ASCO 2020 – First-line therapy for RAS-BRAF wild-type metastatic colorectal cancer: focus on elderly


  • Cristina Ferrario — Agenzia Zoe
  • Oncology Conference reports
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Takeaway

  • The combination of 5-fluorouracil and leucovorin (5FU/LV) monochemotherapy plus panitumumab might be a reasonable option in elderly patients with RAS-BRAF wt mCRC.
  • Further investigations in phase 3 trials are warranted.

Why this matters

  • Empirical dose reductions are frequently adopted for elderly patients.
  • Doublet chemotherapy plus anti-EGFR is a choice in RAS-BRAF wt mCRC, but data on elderly patients are limited.
  • Fluoropyrimidine monotherapy is a recommended option for elderly patients, but no data are available on the role of the combination with an anti-EGFR.

Study design

  • Patients aged ≥70 with unresectable and previously untreated RAS-BRAF wt mCRC were included in this prospective, open-label, multicenter phase 2 randomized trial.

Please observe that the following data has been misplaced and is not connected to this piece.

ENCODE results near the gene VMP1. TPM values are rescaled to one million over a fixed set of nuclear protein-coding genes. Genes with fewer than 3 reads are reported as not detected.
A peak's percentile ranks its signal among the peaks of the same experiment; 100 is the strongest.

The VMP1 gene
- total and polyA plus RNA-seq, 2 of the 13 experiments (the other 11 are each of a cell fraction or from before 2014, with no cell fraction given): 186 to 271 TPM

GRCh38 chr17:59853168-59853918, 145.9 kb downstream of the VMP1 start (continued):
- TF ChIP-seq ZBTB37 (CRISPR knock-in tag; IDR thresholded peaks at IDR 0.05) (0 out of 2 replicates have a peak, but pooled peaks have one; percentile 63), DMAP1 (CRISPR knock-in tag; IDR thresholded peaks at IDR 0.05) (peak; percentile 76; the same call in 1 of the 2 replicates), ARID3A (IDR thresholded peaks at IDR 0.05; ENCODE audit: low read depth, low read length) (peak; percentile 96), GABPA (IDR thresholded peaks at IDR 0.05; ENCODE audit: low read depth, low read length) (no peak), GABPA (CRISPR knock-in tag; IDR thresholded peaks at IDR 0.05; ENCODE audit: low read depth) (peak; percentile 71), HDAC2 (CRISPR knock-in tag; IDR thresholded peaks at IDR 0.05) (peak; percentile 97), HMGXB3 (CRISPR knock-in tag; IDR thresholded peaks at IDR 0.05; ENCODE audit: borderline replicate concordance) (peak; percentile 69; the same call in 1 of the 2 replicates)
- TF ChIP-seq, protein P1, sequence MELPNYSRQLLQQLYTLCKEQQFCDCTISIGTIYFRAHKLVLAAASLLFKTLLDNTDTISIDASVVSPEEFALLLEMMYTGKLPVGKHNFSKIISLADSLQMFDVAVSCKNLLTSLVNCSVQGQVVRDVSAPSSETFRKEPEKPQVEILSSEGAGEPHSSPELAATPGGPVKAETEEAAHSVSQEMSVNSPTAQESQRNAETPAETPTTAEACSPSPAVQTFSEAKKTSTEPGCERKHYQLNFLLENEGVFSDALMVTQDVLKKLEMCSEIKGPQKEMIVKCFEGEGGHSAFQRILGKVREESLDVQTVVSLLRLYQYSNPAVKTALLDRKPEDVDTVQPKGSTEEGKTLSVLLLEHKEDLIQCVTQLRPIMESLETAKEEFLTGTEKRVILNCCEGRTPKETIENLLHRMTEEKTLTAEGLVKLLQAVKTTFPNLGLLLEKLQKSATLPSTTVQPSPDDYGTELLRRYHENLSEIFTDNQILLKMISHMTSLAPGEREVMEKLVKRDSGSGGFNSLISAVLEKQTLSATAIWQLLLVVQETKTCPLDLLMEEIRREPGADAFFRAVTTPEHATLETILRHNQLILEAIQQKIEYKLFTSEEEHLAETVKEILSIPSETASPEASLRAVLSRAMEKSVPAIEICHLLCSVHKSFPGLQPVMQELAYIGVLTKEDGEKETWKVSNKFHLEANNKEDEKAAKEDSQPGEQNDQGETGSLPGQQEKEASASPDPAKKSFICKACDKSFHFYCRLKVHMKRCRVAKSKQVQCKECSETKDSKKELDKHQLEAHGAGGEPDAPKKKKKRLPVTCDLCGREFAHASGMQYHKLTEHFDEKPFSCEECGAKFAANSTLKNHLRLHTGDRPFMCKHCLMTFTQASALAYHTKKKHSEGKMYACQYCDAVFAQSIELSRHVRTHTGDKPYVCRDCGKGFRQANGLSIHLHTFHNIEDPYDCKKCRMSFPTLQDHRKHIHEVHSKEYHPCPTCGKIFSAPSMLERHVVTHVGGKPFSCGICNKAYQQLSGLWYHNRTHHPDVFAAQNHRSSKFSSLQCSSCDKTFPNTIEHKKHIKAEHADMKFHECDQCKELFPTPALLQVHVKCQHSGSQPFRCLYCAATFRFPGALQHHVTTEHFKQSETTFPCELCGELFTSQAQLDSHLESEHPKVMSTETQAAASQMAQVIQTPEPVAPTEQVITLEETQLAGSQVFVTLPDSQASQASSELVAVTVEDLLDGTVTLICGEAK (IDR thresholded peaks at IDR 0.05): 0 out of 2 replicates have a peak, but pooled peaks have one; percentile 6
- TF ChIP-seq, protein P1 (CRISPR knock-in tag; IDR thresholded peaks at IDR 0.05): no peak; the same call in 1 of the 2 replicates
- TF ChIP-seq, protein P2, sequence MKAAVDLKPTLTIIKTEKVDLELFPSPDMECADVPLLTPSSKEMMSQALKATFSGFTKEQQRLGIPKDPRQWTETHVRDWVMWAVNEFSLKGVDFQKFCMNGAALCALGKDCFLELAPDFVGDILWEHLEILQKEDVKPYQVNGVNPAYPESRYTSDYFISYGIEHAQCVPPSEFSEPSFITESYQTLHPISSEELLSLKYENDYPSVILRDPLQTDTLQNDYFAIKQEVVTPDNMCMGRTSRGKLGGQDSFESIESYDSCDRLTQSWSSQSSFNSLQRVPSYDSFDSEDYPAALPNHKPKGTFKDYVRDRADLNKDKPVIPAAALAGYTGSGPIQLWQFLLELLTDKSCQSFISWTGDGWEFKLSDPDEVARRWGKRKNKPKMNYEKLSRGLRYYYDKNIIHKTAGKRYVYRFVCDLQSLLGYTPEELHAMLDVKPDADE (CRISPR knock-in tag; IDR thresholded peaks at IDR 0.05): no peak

• Patients were randomized to FOLFOX-panitumumab (group A, n=92) or 5FU/LV-panitumumab (group B, n=93) for up to 12 cycles followed by panitumumab maintenance until progression.
  • Primary endpoint: progression-free survival (PFS).
  • Secondary endpoints included overall response rate (ORR) and safety profile.
  • No formal comparison between groups was planned.
  • Funding: GONO Group and Amgen.

Key results

  • The primary endpoint was met in both groups: median PFS was 9.6 and 9.1 months in groups A and B, respectively (median follow-up 20.5 months).
  • ORR (group A: 65%, group B: 57%) and disease control rate (group A: 88%, group B: 86%) were similar between groups.
  • A lower incidence of side effects was observed with the monochemotherapy.

Expert commentary

“Data from other first-line studies in KRAS/NRAS/BRAF wt CRC are not generalizable to this population and previous prospective randomized trials in this group of patients were not biomarker selected. The study is helping define personalized treatments and find the right drug [for] the right patient,” said Michael S. Lee. Assistant Professor of Medicine, Lineberger Comprehensive Cancer Center, University of North Carolina at Chapel Hill.